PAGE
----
ennessee Williams, it's been said, wrote some of his finest roles for women. Today, at a memorial service at the Shubert Theater a month after his death, some of the great women of the New York stage remembered him, with readings and song and a naughty story or two--which Williams, as he was recalled by his colleagues, would have been the first to appreciate, in that much remembered, distinctive, cackling laugh.
If a memorial can have a showstopper, then Jessica Tandy provided one yesterday with her reading from "A Streetcar Named Desire"; Maureen Stapleton told a tale of theatrical comeuppance; Geraldine Fitzgerald, in a deep strong voice that grew from a husky whisper to a triumphant melody, sang "Danny Boy," Williams' favorite song. And Elizabeth Ashley, in a rumpled skirt and boots and a knotted silver cowboy belt, said that what drove her mad about many great people was that when they reached a certain age, they developed "a poisonous wisdom, forgetting everything they ever laughed at."
But Tennessee Williams, she said, had "never mellowed, never become a joiner."
"I remember, a few years ago, I was in this island paradise, and Tennessee came down to visit me," said Ashley. "We were both of us in pretty rowdy shape--a little raggedy around the edges--and we went to a very chic place and they made it immediately clear that they were not happy about having us there, which we immediately picked up on, demanding the best table, ordering about 85 things.
"And when we're sitting there, Tennessee says, 'You know, I bet I could empty this restaurant in a minute.' I said, 'I could empty it in two minutes.' We made a $50 bet. He said, 'I bet I could empty it in one minute using just two words from one of my plays.' We order our lunch--because part of the agreement is we're not going to say when we're going to do this--and all of a sudden, Tennessee hollers, 'Fire! Fire!' And I put my $50 down."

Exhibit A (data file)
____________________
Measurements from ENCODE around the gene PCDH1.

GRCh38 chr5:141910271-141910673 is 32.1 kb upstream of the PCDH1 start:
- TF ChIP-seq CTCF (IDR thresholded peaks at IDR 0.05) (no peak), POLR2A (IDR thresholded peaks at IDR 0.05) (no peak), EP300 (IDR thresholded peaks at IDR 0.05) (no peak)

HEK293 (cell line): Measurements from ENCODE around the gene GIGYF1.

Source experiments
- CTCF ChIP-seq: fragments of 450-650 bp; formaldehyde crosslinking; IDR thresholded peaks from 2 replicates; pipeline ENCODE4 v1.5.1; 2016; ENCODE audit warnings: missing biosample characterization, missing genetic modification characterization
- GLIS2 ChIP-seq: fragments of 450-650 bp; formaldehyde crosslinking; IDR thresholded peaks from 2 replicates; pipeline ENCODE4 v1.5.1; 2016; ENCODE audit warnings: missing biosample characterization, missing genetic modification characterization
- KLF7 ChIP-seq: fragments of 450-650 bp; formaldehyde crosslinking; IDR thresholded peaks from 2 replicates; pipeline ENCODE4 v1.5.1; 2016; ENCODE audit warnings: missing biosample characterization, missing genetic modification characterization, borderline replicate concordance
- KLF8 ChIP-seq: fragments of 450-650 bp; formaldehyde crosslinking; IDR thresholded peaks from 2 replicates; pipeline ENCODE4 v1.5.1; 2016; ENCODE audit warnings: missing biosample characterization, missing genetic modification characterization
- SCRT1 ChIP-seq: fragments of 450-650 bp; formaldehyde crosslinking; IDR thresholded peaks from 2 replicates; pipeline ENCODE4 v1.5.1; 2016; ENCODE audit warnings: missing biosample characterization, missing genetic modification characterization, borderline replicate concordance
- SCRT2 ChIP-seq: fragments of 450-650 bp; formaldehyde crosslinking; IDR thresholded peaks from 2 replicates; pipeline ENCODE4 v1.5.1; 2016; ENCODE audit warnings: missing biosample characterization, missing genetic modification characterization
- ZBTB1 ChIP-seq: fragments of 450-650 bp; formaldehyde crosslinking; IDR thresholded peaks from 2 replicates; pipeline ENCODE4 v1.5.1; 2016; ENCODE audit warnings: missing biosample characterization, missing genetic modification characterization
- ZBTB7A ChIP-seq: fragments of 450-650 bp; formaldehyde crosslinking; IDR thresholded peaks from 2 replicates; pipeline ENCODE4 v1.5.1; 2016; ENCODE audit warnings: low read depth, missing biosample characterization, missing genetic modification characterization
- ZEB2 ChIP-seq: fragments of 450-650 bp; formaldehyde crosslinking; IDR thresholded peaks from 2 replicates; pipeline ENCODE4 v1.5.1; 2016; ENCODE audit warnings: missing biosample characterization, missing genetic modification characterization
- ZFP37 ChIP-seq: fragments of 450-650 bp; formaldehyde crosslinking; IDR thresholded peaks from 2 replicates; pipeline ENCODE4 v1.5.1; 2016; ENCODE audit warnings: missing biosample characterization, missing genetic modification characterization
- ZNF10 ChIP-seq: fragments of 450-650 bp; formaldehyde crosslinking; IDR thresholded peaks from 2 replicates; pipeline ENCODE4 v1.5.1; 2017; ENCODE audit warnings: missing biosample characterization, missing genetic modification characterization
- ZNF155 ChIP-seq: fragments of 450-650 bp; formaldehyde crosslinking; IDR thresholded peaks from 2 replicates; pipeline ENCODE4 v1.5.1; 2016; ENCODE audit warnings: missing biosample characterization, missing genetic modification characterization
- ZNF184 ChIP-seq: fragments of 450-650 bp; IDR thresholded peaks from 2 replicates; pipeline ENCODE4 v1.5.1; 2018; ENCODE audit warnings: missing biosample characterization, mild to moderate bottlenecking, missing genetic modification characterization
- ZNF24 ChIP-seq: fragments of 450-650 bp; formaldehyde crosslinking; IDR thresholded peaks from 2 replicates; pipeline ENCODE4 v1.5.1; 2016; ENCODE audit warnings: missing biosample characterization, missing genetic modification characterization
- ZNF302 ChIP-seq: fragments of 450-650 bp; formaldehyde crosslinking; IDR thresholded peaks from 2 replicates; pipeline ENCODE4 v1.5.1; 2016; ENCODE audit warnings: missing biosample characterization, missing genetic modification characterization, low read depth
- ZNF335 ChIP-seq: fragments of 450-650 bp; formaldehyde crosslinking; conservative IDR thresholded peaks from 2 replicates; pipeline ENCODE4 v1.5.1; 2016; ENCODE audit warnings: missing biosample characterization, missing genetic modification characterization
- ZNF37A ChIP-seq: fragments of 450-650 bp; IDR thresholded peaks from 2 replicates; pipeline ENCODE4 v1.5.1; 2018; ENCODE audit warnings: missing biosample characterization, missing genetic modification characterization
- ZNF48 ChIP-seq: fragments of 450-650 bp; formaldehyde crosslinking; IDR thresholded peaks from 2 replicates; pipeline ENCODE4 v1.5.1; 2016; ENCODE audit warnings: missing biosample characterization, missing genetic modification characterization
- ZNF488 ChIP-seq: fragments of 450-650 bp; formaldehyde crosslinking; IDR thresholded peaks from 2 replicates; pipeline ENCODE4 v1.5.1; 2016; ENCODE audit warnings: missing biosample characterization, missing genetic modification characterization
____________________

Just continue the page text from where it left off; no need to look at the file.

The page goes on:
"Tennessee," said Ashley when the laughter and applause died down, "I hope wherever you are, you're drinking good champagne."
Considered by some to have been the greatest American playwright since Eugene O'Neill, Tennessee Williams died Feb. 25 in his Manhattan hotel suite after choking on a plastic bottle cap. The month since his passing has not been tranquil: There has been outrage in the theater community at the insistence of Williams' brother, Dakin, to have him buried in the family plot in St. Louis; his will, on an estate estimated at
0 million, is being contested as well.
But at today's public memorial service--which included actor Hume Cronyn and agent Milton Goldman, as well as many celebrated actresses--the tone was one of exultation; a sort of requiem mass, in the special language of the theater. There were telegrams from Sir John Gielgud and Harold Pinter, recollections by Anne Jackson and Maria St. Just and Kim Hunter.
Jessica Tandy brought many in the packed theater to their feet with her reading from "Streetcar," in the role of Blanche DuBois, which she originated on Broadway. "I loved someone, too, and the person I loved, I lost . . ."
Maureen Stapleton told of struggling to create a fine theatrical moment in a scene with a madonna in "The Rose Tattoo," only to have Williams bring her back to earth.
"He said, 'What are you slobbering all over the virgin for?' " laughed Stapleton. " 'Just blow out the candles and get out.' "
But it was Hume Cronyn, quoting from a message from Elia Kazan, who finally put into words the spirit of the gathering.
"I'm so tired of hearing how unhappy his life was," wrote Kazan. "Of course his powers declined as he came into his sixties, which as a poet he understood. But he lived a very good life, with the most profound pleasures, and lived it as he chose . . .
"Imagine yourself being in his skin the morning he wrote some of those speeches or watching them performed . . . of seeing his family transmuted into art . . .
"Let's give him the respect and adulation he deserves . . . Let's do what the Indians in the East do at funerals of distinguished persons. Let's celebrate his life."